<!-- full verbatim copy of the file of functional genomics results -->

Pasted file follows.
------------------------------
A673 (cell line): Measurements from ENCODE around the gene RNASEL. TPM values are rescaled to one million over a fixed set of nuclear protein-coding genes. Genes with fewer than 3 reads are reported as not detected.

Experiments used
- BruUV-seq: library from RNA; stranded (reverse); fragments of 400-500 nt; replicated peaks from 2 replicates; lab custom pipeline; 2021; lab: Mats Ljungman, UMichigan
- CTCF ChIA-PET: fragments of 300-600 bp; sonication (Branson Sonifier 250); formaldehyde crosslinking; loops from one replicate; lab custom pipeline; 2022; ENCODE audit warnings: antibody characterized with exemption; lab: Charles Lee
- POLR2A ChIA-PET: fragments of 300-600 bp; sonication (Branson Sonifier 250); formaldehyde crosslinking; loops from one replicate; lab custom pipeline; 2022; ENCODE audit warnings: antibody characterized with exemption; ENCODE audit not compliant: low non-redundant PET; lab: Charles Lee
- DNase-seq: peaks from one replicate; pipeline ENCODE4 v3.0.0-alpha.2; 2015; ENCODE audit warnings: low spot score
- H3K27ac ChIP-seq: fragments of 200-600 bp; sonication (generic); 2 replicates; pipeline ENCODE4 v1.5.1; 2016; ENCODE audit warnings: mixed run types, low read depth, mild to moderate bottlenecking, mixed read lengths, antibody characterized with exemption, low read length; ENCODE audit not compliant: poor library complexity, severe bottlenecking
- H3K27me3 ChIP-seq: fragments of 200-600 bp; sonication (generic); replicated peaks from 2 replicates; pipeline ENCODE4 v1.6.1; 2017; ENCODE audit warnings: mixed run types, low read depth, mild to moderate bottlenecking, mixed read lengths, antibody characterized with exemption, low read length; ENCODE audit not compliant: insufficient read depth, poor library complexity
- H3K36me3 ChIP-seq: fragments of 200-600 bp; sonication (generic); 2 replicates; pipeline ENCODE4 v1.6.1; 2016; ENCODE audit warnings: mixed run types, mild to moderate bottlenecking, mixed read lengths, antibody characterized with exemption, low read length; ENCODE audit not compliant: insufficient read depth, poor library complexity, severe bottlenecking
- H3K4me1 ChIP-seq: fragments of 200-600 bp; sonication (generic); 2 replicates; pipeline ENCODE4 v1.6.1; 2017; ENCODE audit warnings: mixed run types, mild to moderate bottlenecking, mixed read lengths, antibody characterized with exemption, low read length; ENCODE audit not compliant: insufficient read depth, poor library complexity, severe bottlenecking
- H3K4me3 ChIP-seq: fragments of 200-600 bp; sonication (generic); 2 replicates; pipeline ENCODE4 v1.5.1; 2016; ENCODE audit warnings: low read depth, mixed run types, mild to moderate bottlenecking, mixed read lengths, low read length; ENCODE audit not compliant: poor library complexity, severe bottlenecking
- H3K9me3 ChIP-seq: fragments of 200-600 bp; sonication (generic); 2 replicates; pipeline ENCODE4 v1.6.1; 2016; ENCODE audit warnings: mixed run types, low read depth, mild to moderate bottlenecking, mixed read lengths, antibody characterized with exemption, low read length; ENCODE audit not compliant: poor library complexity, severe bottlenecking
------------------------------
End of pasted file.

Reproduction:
A673 (cell line): Measurements from ENCODE around the gene RNASEL. TPM values are rescaled to one million over a fixed set of nuclear protein-coding genes. Genes with fewer than 3 reads are reported as not detected.

Experiments used
- BruUV-seq: library from RNA; stranded (reverse); fragments of 400-500 nt; replicated peaks from 2 replicates; lab custom pipeline; 2021; lab: Mats Ljungman, UMichigan
- CTCF ChIA-PET: fragments of 300-600 bp; sonication (Branson Sonifier 250); formaldehyde crosslinking; loops from one replicate; lab custom pipeline; 2022; ENCODE audit warnings: antibody characterized with exemption; lab: Charles Lee
- POLR2A ChIA-PET: fragments of 300-600 bp; sonication (Branson Sonifier 250); formaldehyde crosslinking; loops from one replicate; lab custom pipeline; 2022; ENCODE audit warnings: antibody characterized with exemption; ENCODE audit not compliant: low non-redundant PET; lab: Charles Lee
- DNase-seq: peaks from one replicate; pipeline ENCODE4 v3.0.0-alpha.2; 2015; ENCODE audit warnings: low spot score
- H3K27ac ChIP-seq: fragments of 200-600 bp; sonication (generic); 2 replicates; pipeline ENCODE4 v1.5.1; 2016; ENCODE audit warnings: mixed run types, low read depth, mild to moderate bottlenecking, mixed read lengths, antibody characterized with exemption, low read length; ENCODE audit not compliant: poor library complexity, severe bottlenecking
- H3K27me3 ChIP-seq: fragments of 200-600 bp; sonication (generic); replicated peaks from 2 replicates; pipeline ENCODE4 v1.6.1; 2017; ENCODE audit warnings: mixed run types, low read depth, mild to moderate bottlenecking, mixed read lengths, antibody characterized with exemption, low read length; ENCODE audit not compliant: insufficient read depth, poor library complexity
- H3K36me3 ChIP-seq: fragments of 200-600 bp; sonication (generic); 2 replicates; pipeline ENCODE4 v1.6.1; 2016; ENCODE audit warnings: mixed run types, mild to moderate bottlenecking, mixed read lengths, antibody characterized with exemption, low read length; ENCODE audit not compliant: insufficient read depth, poor library complexity, severe bottlenecking
- H3K4me1 ChIP-seq: fragments of 200-600 bp; sonication (generic); 2 replicates; pipeline ENCODE4 v1.6.1; 2017; ENCODE audit warnings: mixed run types, mild to moderate bottlenecking, mixed read lengths, antibody characterized with exemption, low read length; ENCODE audit not compliant: insufficient read depth, poor library complexity, severe bottlenecking
- H3K4me3 ChIP-seq: fragments of 200-600 bp; sonication (generic); 2 replicates; pipeline ENCODE4 v1.5.1; 2016; ENCODE audit warnings: low read depth, mixed run types, mild to moderate bottlenecking, mixed read lengths, low read length; ENCODE audit not compliant: poor library complexity, severe bottlenecking
- H3K9me3 ChIP-seq: fragments of 200-600 bp; sonication (generic); 2 replicates; pipeline ENCODE4 v1.6.1; 2016; ENCODE audit warnings: mixed run types, low read depth, mild to moderate bottlenecking, mixed read lengths, antibody characterized with exemption, low read length; ENCODE audit not compliant: poor library complexity, severe bottlenecking